6 minute read
Selling on European marketplaces shares some startling similarities with traveling to a foreign country. You’ll need to exchange money into foreign currency, and you’ll probably have to pay foreign taxes like VATs.
If you’re an experienced international traveler, you know not to exchange money at the first place you see. You’ll want to compare rates. If it’s your first time selling on foreign marketplaces, there are some hidden costs you’ll want to know about and watch out for. Once you better understand those costs, you’ll know how to minimize them, sometimes even avoid them entirely.
In this post, we’ll unravel the hidden costs every Amazon seller should be on the lookout for when expanding their Amazon business to the UK and EU. Even if you’re not selling on Amazon UK yet – or one of the other Amazon EU marketplaces – it’s never too soon to start planning.
Here are the hidden profit killers every global Amazon seller should know before expanding to Amazon UK, Amazon Germany, Amazon France, Amazon Spain, and Amazon Italy.
Have you ever stopped to exchange money at the airport, only to realize you lost like $15 exchanging $100 into a foreign currency? If you’d have shopped around, you could have compared rates and got that outrageous currency exchange fee way down.
For Amazon EU sellers, it’s just as important to shop around. There are online services that specialize in exchanging earnings from foreign marketplaces like Amazon UK. Take the time you need to compare the rates, and make sure that anyone you do business with is licensed and secure.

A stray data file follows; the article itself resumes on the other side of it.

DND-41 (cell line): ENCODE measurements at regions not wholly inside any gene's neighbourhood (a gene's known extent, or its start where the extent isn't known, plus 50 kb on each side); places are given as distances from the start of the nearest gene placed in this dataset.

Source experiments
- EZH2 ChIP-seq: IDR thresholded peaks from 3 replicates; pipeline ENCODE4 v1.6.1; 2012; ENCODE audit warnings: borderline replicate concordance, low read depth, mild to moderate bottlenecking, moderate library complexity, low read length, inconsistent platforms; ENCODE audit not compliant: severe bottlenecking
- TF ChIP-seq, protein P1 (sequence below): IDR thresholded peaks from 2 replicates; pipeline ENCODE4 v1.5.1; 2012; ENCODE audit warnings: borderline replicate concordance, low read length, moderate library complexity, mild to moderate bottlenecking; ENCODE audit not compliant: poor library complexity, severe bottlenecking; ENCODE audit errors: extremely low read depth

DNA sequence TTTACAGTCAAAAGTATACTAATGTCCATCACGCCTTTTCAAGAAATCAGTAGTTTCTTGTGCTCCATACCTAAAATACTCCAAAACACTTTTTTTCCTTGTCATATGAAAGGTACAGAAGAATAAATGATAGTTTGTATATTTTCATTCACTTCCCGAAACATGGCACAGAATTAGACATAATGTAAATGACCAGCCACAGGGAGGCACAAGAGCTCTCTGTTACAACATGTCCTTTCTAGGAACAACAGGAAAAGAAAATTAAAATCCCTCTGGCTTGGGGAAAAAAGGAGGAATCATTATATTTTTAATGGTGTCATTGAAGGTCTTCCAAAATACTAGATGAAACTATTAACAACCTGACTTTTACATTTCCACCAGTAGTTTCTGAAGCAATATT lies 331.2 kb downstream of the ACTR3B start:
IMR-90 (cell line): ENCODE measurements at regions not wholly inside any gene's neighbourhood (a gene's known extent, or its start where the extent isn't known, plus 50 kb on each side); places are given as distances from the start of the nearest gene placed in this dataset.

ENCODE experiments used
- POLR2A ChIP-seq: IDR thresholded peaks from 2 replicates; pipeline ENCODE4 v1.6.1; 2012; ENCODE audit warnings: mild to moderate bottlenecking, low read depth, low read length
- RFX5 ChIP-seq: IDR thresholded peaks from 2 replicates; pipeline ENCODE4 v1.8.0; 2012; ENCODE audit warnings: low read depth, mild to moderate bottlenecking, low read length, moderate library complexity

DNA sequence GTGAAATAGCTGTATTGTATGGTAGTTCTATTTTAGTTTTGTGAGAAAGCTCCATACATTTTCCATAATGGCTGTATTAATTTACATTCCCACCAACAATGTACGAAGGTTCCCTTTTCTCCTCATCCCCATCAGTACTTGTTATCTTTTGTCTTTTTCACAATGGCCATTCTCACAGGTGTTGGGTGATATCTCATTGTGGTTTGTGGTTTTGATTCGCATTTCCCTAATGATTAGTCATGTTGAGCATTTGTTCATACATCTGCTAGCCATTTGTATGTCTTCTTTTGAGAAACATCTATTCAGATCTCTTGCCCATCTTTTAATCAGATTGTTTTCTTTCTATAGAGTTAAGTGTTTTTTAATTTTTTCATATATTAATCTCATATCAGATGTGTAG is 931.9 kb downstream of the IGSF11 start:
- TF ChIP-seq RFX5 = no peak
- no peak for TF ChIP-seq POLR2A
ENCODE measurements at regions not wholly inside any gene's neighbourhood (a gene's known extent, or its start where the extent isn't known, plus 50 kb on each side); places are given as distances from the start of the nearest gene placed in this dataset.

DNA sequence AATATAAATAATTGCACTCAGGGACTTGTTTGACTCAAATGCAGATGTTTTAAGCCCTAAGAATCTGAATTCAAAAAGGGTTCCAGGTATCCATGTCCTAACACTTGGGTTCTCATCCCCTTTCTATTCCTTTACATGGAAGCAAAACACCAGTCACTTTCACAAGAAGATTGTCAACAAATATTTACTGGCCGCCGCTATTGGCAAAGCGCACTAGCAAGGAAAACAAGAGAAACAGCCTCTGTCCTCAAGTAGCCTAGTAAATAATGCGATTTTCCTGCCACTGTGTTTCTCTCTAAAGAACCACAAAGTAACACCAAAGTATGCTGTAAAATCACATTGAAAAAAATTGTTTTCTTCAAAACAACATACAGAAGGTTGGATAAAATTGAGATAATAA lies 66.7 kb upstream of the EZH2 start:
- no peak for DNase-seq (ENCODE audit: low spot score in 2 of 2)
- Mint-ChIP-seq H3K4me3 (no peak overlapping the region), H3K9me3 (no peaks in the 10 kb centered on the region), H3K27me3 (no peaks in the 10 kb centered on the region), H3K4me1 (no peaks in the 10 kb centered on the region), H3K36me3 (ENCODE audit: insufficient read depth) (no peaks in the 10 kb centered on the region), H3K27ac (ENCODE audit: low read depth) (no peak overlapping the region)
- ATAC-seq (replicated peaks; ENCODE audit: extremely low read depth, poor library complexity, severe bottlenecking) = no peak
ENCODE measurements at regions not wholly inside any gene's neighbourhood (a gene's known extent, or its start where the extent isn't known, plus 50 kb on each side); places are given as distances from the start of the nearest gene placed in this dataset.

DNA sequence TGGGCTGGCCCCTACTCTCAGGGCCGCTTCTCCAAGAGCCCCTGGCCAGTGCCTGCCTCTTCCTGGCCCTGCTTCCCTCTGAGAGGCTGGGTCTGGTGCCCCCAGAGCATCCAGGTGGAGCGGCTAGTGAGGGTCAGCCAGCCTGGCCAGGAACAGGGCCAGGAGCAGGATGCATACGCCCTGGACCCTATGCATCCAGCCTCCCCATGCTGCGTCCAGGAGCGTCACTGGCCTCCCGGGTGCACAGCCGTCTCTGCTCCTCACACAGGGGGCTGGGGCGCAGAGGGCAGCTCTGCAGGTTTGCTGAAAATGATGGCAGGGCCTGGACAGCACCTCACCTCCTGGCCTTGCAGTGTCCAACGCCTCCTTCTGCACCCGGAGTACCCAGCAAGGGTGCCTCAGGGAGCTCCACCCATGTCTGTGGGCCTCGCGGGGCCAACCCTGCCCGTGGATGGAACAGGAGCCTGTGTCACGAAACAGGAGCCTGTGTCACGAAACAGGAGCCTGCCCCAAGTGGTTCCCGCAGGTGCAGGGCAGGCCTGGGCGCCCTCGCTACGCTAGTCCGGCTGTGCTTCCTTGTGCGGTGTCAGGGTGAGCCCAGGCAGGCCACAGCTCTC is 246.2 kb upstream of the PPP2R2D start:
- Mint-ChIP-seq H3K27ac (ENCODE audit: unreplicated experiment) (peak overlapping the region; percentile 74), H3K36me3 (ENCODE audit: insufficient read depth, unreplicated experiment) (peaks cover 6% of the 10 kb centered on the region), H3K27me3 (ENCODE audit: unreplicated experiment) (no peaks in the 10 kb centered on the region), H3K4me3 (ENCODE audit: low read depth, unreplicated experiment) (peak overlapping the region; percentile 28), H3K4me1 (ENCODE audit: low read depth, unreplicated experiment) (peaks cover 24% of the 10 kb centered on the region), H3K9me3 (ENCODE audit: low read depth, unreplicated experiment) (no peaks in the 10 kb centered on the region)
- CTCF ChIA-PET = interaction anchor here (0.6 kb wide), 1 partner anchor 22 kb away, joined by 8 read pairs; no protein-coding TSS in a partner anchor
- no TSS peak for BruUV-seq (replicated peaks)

Whatever you do, just don’t settle for the rate you get with Amazon Currency Converter. Be sure to do your research about using Amazon Currency Converter to bring home foreign marketplace earnings. When you check out what people on Amazon seller forums say about the rates they’re getting with Amazon Currency Converter, they often report rates around 3.5%-4.5%.
Even if having 4% taken off the top of your earnings doesn’t seem like a lot in your first month of selling, that adds up in a year. When you project those fees will only increase as your business grows, you can see currency exchange (FX) fees becoming a potential profit killer.
When you project the cost of paying 3.5-4.5% on Amazon Currency Converter* over a year or two years, the loss could equal the cost of a new car or the vacation of a lifetime.
Let’s look at an example to break the potential costs.
If you can save 3% on foreign exchange fees each month, the extra profits can be enormous. If you’re receiving 38K per month on Amazon, you’ll save about $1,140 a month. Over three years that adds up. Big time. If you’re earning 38K per month, that extra 3% adds up to $68,400 or about the sticker price of a new 2019 Audi A7.
*The estimated rate is based on actual Amazon Currency Converter transactions between 07/09/2016 – 07/23/2016.
Having a foreign bank account in the countries where you sell will save you money, right? Maybe. For many sellers, the answer isn’t always a “yes.”
Let’s backup and look at what it takes to even open an account in a foreign country. In many nations, you’ll be subject to strict rules. Some countries mandate that you have a place of business in that country. For many sellers, opening a foreign office is so cost-prohibitive that they take the simplest route, and do nothing. They just keep paying the extra 3-4% to Amazon Currency Converter every time they receive their profits from Amazon UK, Amazon Germany, Amazon France, Amazon Spain, and Amazon Italy.